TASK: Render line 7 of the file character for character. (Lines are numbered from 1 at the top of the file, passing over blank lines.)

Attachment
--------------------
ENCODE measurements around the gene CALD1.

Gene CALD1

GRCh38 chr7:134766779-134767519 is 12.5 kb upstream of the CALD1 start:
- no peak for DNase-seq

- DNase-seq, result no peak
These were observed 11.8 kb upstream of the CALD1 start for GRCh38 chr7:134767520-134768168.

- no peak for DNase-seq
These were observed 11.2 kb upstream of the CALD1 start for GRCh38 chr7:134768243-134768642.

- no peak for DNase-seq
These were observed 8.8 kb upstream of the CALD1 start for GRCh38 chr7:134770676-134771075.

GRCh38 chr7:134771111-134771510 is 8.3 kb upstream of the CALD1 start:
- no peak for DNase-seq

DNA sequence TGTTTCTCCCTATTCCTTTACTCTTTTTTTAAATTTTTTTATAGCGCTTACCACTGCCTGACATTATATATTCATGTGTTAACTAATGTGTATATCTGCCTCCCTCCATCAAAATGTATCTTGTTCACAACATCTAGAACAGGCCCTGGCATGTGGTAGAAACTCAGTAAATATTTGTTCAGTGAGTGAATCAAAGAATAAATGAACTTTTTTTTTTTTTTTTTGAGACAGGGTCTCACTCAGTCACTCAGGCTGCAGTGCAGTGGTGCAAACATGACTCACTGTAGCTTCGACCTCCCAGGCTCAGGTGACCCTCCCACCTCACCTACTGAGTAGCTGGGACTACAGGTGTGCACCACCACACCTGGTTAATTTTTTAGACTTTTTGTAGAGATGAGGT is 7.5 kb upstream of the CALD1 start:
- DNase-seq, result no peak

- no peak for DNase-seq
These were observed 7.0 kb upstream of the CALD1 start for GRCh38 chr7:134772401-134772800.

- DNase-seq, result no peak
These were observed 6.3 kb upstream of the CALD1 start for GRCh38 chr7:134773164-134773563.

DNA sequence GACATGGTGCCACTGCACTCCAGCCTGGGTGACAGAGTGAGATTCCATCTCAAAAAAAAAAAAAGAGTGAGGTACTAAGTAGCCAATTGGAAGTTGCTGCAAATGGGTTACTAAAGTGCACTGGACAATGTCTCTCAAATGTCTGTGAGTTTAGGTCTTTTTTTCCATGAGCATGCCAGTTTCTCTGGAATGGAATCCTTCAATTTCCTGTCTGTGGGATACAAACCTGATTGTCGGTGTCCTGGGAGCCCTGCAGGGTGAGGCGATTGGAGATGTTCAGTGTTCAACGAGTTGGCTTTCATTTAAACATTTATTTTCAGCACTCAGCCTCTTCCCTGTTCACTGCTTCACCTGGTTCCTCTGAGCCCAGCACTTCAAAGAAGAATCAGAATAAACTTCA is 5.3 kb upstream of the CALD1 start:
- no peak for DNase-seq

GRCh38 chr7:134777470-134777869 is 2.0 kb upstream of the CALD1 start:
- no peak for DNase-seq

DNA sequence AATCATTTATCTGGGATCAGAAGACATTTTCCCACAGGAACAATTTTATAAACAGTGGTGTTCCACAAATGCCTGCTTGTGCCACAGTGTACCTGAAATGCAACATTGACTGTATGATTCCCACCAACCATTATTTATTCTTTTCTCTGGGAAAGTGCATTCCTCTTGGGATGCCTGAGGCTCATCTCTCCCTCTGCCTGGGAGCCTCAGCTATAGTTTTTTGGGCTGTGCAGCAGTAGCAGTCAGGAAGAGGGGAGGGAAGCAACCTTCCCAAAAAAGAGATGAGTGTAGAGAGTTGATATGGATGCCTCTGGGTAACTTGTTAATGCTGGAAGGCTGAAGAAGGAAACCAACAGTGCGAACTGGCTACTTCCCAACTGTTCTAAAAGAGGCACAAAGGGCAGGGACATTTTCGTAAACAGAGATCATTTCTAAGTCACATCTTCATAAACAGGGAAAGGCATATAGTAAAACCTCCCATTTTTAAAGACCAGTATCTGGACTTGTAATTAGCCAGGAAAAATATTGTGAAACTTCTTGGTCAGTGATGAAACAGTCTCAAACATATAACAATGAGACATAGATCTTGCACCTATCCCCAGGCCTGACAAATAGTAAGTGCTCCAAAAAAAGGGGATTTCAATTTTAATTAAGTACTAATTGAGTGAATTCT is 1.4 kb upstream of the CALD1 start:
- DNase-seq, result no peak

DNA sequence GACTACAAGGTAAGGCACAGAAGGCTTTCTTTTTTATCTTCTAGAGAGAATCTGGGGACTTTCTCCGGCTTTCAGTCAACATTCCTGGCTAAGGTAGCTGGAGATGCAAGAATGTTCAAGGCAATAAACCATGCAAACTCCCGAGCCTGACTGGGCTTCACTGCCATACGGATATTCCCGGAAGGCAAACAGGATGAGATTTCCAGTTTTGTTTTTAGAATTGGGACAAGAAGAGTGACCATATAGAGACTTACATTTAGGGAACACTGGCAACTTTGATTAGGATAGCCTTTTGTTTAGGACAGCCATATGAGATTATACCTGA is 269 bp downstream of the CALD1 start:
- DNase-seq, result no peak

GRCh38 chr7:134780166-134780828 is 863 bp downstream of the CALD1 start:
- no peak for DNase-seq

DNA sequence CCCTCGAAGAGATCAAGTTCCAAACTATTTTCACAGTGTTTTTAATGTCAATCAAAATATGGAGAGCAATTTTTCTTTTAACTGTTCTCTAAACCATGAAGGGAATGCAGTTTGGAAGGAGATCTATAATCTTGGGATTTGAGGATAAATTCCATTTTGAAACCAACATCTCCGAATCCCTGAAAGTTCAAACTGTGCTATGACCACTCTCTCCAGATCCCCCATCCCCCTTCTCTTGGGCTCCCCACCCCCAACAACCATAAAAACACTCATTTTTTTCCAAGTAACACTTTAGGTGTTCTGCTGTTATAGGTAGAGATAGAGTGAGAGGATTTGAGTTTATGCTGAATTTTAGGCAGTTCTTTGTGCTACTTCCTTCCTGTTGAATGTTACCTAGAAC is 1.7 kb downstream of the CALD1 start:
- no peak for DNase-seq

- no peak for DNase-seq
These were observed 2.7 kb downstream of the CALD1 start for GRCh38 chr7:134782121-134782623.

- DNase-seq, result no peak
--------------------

- no peak for DNase-seq